After college I started working at my dad’s radio company. I knew I didn’t want to do radio for the rest of my life, but I didn’t really know what I’d rather be doing. I was living in the city where I went to college, but suddenly it looked like a much different place since all my friends had dispersed for their own jobs. I found myself with a lot of free time on my hands, which is how I started my blog Life with Lauren. Read the rest of this entry
Jen Glantz — who recently wrote a profile of herself for this blog — had written a piece on her blog The Things I Learned From about how twenty-somethings (including herself) have been reluctant to “grow up”:
From Occupying My 20’s (thethingsilearnedfrom.com)
Before I went to college, I believed that the path from childhood to adulthood was straightforward: elementary school, middle school, high school, college, and ultimately, a job. I thought that by the time I got my bachelor’s degree, I would have everything figured out and would be settled comfortably into a stable, mature lifestyle. Read the rest of this entry
It was December of 2010. I can’t believe now that it was two years ago. I was graduating from Oakland University, a university very close to home. I was amongst the writers and communicators, graduating with a degree in Journalism.
At the time, I wasn’t even sure what I wanted to do. When I first started college, I wanted to be an elementary school teacher but quickly learned that I wasn’t cut out for it. I’ve always been a writer, desiring notebooks and pens instead of the latest toys and gadgets.
I’ve always wanted to write so I switched to an English degree. After realizing it was more literature and less writing, I ultimately found journalism. As an introvert, I didn’t necessarily want to be a reporter or work in newspaper, a dying field. Yet, I knew I needed a degree. Read the rest of this entry
I graduated SUNY Purchase conservatory of music in 2010 after 9 long semesters of hard training and practicing as a classical piano performance major, trying to pursue a career to become a professor at a university. But even after all that work (unless I’m some sort of genius), I probably still wouldn’t get the job I want just from that. So to increase my chances of getting my dream job, I enrolled into a graduate program for my master’s degree in piano performance.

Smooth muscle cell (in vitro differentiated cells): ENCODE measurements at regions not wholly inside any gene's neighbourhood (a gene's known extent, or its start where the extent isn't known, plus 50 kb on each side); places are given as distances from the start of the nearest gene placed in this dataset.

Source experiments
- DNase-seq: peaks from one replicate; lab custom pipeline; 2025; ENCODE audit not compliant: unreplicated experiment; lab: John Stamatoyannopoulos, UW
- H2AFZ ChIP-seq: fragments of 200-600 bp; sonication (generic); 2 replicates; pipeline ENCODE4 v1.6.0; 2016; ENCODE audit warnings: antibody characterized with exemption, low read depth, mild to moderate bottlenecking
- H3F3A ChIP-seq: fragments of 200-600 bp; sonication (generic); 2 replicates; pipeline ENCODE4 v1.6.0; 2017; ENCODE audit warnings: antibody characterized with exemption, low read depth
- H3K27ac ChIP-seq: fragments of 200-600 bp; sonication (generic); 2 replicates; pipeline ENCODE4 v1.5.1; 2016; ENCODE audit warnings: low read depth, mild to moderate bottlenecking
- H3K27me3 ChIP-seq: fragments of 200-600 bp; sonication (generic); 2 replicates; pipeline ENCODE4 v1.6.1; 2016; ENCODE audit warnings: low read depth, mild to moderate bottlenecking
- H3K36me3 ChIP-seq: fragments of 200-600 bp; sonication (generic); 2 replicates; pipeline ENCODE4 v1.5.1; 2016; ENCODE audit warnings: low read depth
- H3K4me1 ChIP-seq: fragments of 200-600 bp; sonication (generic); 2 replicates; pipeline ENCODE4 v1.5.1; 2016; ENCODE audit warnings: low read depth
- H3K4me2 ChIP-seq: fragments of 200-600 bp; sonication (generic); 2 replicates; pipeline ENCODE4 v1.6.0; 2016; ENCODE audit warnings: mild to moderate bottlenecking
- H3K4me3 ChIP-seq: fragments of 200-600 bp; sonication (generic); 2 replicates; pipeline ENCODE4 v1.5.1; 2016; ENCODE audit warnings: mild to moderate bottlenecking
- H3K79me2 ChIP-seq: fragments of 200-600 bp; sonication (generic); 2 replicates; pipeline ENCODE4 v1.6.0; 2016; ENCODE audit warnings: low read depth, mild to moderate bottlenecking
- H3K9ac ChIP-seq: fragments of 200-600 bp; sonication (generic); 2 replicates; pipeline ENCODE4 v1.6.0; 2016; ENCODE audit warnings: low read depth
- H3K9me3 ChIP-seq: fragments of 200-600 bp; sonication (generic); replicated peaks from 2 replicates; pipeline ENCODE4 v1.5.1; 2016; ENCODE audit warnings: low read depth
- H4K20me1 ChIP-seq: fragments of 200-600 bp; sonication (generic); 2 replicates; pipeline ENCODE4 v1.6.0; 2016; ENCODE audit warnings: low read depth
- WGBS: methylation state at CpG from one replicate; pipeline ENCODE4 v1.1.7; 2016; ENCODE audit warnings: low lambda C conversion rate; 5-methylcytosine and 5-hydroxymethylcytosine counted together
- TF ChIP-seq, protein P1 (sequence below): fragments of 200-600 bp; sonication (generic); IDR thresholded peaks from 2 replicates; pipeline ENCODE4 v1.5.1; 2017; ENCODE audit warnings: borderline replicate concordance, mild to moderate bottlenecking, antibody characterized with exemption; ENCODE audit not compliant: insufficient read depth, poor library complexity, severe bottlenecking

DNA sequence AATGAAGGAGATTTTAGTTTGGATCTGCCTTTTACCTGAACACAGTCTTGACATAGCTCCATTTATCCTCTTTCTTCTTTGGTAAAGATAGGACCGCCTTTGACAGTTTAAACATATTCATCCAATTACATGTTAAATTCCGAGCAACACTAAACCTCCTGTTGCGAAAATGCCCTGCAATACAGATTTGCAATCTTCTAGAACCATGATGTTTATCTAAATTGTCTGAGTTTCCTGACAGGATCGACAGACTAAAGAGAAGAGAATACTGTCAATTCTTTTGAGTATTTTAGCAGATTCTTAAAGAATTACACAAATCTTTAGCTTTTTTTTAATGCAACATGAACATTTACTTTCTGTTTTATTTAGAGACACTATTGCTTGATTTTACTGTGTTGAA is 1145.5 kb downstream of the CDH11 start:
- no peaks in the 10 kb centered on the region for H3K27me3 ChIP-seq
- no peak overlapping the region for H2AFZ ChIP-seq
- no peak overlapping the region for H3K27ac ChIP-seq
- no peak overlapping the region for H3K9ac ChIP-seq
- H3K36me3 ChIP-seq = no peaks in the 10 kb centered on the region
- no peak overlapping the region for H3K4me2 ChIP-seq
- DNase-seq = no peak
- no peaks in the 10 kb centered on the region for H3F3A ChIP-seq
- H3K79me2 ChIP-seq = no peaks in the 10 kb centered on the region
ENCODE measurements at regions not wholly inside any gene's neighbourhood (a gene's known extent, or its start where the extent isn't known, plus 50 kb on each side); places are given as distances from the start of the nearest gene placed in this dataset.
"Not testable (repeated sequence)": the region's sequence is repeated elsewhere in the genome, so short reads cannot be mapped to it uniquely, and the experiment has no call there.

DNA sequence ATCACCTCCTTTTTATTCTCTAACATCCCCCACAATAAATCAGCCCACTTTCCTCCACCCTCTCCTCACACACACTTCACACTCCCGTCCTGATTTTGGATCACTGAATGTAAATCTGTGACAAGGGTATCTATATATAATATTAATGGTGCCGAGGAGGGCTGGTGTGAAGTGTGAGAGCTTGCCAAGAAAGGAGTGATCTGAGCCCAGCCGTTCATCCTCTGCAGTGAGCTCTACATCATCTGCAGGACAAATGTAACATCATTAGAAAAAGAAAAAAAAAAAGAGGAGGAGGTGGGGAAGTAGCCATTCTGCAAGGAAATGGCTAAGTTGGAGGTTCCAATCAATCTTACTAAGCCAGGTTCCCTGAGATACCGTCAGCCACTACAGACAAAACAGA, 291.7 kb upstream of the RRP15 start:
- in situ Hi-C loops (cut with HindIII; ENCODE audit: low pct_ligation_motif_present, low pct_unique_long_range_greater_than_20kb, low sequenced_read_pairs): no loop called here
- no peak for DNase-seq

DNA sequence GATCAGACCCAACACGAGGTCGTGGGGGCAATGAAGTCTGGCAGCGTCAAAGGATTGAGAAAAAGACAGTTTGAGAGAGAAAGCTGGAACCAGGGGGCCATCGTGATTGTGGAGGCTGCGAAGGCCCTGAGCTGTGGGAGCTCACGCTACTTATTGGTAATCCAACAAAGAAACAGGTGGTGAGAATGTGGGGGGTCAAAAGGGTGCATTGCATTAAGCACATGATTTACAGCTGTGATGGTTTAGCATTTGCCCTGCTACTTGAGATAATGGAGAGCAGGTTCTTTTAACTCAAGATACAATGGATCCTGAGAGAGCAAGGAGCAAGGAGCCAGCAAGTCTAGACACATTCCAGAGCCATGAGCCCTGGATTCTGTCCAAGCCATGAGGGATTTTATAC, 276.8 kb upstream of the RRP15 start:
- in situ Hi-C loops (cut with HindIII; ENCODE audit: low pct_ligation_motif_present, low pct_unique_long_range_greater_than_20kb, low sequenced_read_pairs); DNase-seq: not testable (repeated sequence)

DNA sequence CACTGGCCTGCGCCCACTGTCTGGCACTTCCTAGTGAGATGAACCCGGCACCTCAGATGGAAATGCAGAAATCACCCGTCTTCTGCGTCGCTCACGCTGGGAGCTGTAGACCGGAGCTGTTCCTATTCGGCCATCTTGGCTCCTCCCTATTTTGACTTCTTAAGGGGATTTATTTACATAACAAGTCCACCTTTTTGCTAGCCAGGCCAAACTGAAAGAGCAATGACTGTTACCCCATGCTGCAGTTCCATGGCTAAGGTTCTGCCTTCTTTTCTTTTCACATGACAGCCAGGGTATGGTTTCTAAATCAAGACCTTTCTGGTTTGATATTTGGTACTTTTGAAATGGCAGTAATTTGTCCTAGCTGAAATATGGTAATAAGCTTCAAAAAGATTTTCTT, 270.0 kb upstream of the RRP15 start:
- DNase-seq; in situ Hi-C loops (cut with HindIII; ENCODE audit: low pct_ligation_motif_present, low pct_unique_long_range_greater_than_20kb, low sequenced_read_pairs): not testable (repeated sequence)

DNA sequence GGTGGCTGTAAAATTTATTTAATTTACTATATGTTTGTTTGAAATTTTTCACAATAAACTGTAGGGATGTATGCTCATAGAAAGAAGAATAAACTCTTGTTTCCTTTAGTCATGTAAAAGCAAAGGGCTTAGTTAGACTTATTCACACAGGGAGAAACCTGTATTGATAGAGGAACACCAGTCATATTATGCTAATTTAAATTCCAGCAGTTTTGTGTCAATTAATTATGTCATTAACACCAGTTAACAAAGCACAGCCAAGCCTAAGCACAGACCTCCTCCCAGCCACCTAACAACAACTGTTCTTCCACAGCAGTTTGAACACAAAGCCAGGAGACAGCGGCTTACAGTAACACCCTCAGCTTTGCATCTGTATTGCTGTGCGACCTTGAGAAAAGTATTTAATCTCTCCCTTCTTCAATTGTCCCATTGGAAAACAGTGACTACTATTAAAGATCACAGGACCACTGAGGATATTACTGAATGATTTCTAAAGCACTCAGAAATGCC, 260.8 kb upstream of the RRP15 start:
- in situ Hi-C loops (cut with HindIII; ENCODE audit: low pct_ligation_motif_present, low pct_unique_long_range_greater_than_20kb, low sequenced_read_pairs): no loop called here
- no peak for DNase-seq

What I’m saying is that a person should try to learn as much as they can to improve their chances at employment. Also, one shouldn’t miss any chance to learn more, such as internships or summer classes. I for one try to attend as many summer music programs as I can, whether I’m a student or a teacher. Besides helping me get a better education, these little extra things look really good on a résumé.
My name is Mike, and I am a native of Northern New Jersey. In the fall of 2010, I graduated from the University of Tampa. I graduated in 3.5 years; my major was Criminology. While enrolled in college, I participated in internships with the State Attorney’s Office of Hillsborough County, Florida; the Fort Lee, NJ Police Department; and the Mahwah, NJ Police Department.
These internships definitely were the foundation for my interest and passion with respect to criminal law. I initially endeavored to join law enforcement; yet, after massive consideration, I decided to pursue law because I felt that law had more opportunities and experiences to offer than law enforcement.